For term of lise thou art assured mine;
And lise no longer than my love will stay,.
For it depends upon that love os thine.
Then need I not to sear the worst of wrongs,
When in the least of them my lise hath end;
I see a better state to me belongs,
Than that which on my humour doth depend;
Thou canst not vex me with inconstant mind^
Since that my life on thy revolt doth lie;
Oh ! what a happy title do I sind,
Happy to have thy love, happy to die!

But what's fo blessed fair, that sears no blot?"

Thou may'st be salse, and yet I know it not.

So shall I live, supposing thou art true,
Like a deceived husband; fo love's face
May still seem love to me, tho' alter'd new;
Thy looks with me> thy heart in other place* .
For there can live no-hatred in-thine eye,
Therefore in that I cannot k-now thy change;
In manies looks the false hear t's' history
Is writ in moods and frowns and wrinkles strange:
But heaven in thycreation- did decree,
That in thy face sweet love should ever dwell;
Whate'er thy thoughts, or thy heart's workings be,
Thy looks shall nothing thence but sweetness tell.
How like Eve's apple doth thy beauty grow,
If thy sweet virtue answ-er not thy show!

They that hare power to'hurt* and will do none,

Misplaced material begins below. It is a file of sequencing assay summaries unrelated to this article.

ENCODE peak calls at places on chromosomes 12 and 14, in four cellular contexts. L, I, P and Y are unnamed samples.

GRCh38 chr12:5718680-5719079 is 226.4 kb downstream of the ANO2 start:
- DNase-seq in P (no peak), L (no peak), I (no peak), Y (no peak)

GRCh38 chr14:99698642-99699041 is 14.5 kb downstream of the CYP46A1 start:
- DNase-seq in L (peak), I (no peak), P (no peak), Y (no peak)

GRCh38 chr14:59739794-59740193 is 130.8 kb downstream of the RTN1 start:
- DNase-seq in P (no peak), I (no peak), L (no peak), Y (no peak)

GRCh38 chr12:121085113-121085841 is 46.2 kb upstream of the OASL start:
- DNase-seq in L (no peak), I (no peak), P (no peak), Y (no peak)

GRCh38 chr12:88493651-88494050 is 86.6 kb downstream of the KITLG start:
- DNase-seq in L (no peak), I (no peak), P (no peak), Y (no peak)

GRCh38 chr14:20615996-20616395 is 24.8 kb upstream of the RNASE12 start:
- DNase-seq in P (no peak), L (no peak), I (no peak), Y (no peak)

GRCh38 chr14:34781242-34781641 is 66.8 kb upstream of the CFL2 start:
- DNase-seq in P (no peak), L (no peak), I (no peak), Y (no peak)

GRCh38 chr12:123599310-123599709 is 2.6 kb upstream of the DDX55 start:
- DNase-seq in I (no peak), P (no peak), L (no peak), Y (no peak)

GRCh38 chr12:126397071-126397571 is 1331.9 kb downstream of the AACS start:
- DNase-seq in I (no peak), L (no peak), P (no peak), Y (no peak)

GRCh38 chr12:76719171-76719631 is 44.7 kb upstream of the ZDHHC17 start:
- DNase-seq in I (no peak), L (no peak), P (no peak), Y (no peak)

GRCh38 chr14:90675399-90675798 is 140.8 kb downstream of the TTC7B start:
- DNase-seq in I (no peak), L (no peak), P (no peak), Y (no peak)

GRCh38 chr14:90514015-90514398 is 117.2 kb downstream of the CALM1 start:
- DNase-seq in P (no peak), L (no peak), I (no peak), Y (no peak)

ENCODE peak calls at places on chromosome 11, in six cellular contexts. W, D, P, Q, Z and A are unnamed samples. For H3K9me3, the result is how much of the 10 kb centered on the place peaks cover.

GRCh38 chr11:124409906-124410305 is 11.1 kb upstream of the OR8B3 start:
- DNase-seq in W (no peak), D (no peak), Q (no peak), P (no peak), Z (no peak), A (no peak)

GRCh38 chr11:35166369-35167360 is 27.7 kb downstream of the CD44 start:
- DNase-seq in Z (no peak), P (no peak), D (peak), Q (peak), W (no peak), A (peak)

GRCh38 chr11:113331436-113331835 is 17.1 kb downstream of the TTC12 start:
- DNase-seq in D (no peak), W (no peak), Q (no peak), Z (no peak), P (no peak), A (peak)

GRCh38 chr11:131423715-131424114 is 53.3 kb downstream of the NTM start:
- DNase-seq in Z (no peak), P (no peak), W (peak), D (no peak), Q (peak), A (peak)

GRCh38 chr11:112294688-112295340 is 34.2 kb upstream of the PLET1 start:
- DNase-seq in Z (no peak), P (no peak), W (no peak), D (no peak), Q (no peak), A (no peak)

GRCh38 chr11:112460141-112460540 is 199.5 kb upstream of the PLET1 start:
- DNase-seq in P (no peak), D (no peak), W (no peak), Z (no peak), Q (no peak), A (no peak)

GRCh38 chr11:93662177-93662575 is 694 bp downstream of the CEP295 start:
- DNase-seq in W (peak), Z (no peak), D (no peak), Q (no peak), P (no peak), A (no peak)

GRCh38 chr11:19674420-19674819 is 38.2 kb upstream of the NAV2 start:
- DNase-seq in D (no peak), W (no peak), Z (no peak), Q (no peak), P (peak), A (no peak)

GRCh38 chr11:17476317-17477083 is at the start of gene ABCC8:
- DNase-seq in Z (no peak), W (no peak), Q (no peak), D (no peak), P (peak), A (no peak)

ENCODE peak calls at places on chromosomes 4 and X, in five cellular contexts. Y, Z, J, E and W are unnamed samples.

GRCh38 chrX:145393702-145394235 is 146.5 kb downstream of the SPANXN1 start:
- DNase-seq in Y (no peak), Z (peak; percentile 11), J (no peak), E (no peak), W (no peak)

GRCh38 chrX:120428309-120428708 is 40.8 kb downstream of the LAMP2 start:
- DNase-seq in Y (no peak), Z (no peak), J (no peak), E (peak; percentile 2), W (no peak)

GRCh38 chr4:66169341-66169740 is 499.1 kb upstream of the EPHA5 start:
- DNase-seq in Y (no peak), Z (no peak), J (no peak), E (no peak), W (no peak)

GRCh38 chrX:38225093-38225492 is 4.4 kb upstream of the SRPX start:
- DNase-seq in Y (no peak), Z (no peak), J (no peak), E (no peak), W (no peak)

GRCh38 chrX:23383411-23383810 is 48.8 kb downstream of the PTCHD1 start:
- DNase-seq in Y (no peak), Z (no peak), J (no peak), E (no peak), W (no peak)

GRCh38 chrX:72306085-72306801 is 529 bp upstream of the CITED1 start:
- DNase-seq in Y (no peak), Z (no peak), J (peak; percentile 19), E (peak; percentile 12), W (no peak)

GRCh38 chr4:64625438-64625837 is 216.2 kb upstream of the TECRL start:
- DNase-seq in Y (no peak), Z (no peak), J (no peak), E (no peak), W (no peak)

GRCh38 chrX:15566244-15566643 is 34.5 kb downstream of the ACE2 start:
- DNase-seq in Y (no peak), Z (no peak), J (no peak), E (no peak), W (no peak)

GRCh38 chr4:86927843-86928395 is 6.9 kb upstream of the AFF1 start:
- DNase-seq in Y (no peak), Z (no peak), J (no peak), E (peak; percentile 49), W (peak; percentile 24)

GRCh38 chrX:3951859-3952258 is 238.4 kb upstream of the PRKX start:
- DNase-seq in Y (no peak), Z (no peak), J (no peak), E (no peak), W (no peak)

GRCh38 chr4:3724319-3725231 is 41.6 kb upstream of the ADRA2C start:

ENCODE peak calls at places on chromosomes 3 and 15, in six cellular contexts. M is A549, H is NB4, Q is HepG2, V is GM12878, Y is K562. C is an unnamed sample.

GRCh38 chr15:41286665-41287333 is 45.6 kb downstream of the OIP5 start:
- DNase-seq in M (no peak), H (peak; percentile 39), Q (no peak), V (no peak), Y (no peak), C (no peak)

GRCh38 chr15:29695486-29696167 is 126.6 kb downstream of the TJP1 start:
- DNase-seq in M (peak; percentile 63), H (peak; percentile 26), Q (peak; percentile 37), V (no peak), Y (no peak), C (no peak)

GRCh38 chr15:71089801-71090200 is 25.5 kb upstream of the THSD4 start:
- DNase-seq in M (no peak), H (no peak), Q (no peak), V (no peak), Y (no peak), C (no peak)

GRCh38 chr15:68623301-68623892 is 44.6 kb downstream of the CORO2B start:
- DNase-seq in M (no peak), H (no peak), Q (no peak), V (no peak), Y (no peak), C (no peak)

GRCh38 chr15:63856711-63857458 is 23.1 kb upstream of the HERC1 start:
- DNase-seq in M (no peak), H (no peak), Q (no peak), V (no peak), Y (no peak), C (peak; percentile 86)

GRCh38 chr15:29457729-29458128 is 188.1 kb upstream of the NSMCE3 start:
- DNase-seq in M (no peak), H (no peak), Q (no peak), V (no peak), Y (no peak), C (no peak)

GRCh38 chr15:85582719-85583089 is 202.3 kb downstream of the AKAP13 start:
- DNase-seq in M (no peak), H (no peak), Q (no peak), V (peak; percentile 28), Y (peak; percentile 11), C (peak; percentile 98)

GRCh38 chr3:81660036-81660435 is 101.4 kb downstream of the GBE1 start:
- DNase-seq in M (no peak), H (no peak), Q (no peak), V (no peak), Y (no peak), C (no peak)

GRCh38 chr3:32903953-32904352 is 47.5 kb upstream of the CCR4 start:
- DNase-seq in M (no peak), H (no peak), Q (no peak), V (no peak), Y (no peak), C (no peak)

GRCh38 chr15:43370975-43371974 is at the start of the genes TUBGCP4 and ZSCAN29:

That do not do the thing they must do, show;
Who movisigothers,are themselves as stone-
Unmoved, cold and to temptation flow:
They rightly do inherit Heaven's graces,
And husband nature's riches from expence;
They are the lords and owners of their faces,
Others but stewards of their excellence. v
The summer's flower is to- the summer sweet,
Tho' to itself it only live and die-;
But if that flower with base insection meet, .
The basest vreed otrt-braves his dignity:

For sweeteitthings-turn fourest by their deeds ; .

Lilies, that sester, smell far worse than weeds.

How sweet and lovely dost thou make the shame,
Which, like a canker in the fragrant rose,
Doth spot the beauty os thy budding name?
Oh! in what sweets dost thou thy sins inclose!
That tongue that tells the story of thy days,
(Making lascivious comments on rhy sport).
Cannot dispraise, but in a kin.i os praise ; .
Nanjing thy .name; blefles an ill report..